I can not say about all zapovedniks in Turkmenistan, I would rather dwell on the zapovedniks in which I worked for the past 4 years. Certainly, it is largely the merit of non-governmental donor organisations, the WWF in the first place; however, not a single donor organisation could reach such success without due support and attention from the Turkmen Ministry of Environmental Protection. Lately, each cent invested into zapovedniks reaches its objective despite all difficulties.
Overview of the current situation
What we have today, is a balanced protection system in Badkhyz and Kopetdag zapovedniks. From the first days of its designation, Badkhyz Zapovednik could not boast of the protection it has today: 4 inspectors crews on autos and motorcycles constantly patrol the area. Years ago inspectors lived at the cordons and were normally occupied with own business —cattle farming. Nowadays inspectors do not settle at the cordons, they only stay there on a shift basis.
Accordance to the inventory undertaken on December 9—15, 2003, over 3,700 djeirans were simultaneously registered in Budkhyz. However, the real number of djeirans should be bigger. According to general assessment, the population is over 4,500 animals or even more, because on the eve of the inventory day during which only 500 heads were registered, I managed to register 1,500 antelopes within 10 minutes, and the snow steps showed that next night about 300 animals had entered the area. The kulan population has grown by 300 animals and now it consists of approximately 900 heads.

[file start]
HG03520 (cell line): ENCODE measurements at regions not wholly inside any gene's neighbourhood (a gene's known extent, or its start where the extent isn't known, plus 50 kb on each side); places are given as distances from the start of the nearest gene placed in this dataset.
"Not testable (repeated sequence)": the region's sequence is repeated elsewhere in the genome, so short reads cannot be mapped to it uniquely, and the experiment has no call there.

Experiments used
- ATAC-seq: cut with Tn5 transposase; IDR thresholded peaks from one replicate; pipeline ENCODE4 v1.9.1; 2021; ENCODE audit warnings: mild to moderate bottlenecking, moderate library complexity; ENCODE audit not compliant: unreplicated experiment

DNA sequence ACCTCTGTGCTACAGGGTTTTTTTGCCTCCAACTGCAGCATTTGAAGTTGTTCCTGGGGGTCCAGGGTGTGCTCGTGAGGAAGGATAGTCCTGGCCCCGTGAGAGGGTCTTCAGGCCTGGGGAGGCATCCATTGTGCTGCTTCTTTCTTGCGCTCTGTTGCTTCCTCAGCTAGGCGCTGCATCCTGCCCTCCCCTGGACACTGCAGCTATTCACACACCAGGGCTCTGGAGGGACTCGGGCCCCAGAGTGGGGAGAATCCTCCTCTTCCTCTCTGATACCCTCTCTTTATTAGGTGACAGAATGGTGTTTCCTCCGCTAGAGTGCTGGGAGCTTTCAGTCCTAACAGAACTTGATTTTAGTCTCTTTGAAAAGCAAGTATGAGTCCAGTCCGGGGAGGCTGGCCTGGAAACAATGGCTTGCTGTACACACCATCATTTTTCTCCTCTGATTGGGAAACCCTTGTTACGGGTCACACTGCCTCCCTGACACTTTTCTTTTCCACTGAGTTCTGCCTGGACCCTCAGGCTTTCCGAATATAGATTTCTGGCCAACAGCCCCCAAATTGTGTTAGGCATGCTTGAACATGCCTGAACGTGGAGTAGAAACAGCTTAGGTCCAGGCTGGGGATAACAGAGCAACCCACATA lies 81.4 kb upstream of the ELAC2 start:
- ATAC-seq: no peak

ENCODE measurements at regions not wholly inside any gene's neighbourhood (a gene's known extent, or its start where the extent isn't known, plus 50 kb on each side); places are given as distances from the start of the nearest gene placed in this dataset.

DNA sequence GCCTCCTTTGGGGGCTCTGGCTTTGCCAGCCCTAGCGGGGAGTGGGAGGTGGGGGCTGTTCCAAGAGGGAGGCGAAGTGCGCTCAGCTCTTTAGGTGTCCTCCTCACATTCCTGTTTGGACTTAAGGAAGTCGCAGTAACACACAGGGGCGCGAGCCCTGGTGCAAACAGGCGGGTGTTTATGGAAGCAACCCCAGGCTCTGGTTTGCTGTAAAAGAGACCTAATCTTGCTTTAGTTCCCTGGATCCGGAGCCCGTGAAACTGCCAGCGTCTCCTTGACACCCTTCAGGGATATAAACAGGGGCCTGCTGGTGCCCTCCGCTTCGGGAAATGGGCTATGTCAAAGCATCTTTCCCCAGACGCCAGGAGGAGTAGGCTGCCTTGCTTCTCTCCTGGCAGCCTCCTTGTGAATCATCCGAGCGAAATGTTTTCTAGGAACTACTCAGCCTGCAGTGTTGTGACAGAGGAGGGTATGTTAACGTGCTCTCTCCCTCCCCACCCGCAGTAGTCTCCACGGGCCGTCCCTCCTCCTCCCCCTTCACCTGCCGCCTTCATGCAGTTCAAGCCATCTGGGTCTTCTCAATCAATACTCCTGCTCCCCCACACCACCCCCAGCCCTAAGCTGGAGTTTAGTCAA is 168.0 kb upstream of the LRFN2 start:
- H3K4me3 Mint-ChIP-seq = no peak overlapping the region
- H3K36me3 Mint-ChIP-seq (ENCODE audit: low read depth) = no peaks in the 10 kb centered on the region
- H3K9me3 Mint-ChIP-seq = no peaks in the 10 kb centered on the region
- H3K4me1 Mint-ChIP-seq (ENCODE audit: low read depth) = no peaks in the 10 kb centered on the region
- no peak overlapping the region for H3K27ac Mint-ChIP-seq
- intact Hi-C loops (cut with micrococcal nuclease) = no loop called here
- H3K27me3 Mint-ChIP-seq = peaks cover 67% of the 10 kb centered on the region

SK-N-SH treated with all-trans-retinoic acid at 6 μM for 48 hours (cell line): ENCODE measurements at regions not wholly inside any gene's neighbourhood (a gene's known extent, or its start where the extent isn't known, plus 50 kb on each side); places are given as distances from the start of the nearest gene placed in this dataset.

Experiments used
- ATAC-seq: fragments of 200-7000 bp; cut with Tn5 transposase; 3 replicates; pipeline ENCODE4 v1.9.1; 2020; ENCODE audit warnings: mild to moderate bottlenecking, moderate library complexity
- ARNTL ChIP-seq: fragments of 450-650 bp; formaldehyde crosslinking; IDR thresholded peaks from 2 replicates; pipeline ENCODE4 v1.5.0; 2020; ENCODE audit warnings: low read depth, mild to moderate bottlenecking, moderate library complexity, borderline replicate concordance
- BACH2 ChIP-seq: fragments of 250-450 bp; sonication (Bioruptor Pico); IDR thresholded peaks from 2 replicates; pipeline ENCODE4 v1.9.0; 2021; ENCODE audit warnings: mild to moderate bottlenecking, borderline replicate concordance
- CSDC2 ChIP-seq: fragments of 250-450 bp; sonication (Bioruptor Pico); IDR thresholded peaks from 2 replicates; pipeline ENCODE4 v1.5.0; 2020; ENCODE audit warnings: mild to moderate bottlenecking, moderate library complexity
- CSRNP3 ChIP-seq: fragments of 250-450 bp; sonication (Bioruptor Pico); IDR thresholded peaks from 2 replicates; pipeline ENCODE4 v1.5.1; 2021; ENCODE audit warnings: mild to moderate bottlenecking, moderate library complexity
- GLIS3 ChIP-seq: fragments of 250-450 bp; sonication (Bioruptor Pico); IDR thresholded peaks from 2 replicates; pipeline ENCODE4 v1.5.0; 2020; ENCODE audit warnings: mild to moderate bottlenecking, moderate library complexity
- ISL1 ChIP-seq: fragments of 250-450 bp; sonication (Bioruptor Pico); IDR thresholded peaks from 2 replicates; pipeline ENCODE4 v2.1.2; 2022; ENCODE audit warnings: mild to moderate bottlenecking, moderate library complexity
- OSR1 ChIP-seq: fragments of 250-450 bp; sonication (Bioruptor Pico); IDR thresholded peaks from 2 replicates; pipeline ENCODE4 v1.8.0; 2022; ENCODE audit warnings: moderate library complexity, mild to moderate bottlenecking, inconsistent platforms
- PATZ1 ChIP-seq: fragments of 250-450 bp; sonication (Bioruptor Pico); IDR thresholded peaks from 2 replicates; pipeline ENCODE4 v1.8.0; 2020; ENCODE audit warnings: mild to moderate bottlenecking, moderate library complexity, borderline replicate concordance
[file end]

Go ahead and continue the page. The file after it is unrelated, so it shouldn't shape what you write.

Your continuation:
In Kopetdag Zapovednik, where in 1996 only small groups of urials and Bezoar goats were registered, we managed to register more than 100 Bezoar goats and about 230 urials daily along 15—20 km routes in December 2002 and December 2003. During two days in December 2003, we saw night footsteps of 5 different leopards.
Only in one zapovednik’s site, Mirzadag, the situation with nature conservation is noticeably worse, but even in Mirzadag, there are positive changes. Although I did not inspect the whole zapovednik area, I would like to hope that everywhere else the situation would be as good as it was in the three sites I managed to visit. Currently, the situation with protection of the frontier borders also changed for the better: large mammals prosper in most neighbouring areas!
Situation with nature conservation in Syunt-Khasardag Zapovednik is less favourable. However, even there positive changes are obvious. As in Kopetdag and Budkhyz zapovedniks, this PA began reformation of its protection service. Today, in addition to the zapovednik area patrolling, two detachments of inspectors secure biodiversity conservation outside zapovednik borders – in regions, where, with the support of WWF, the zapovednik runs projects aimed at reintroduction of Goitered gazelle and improvement of leopard natural habitats in the Western Kopetdag.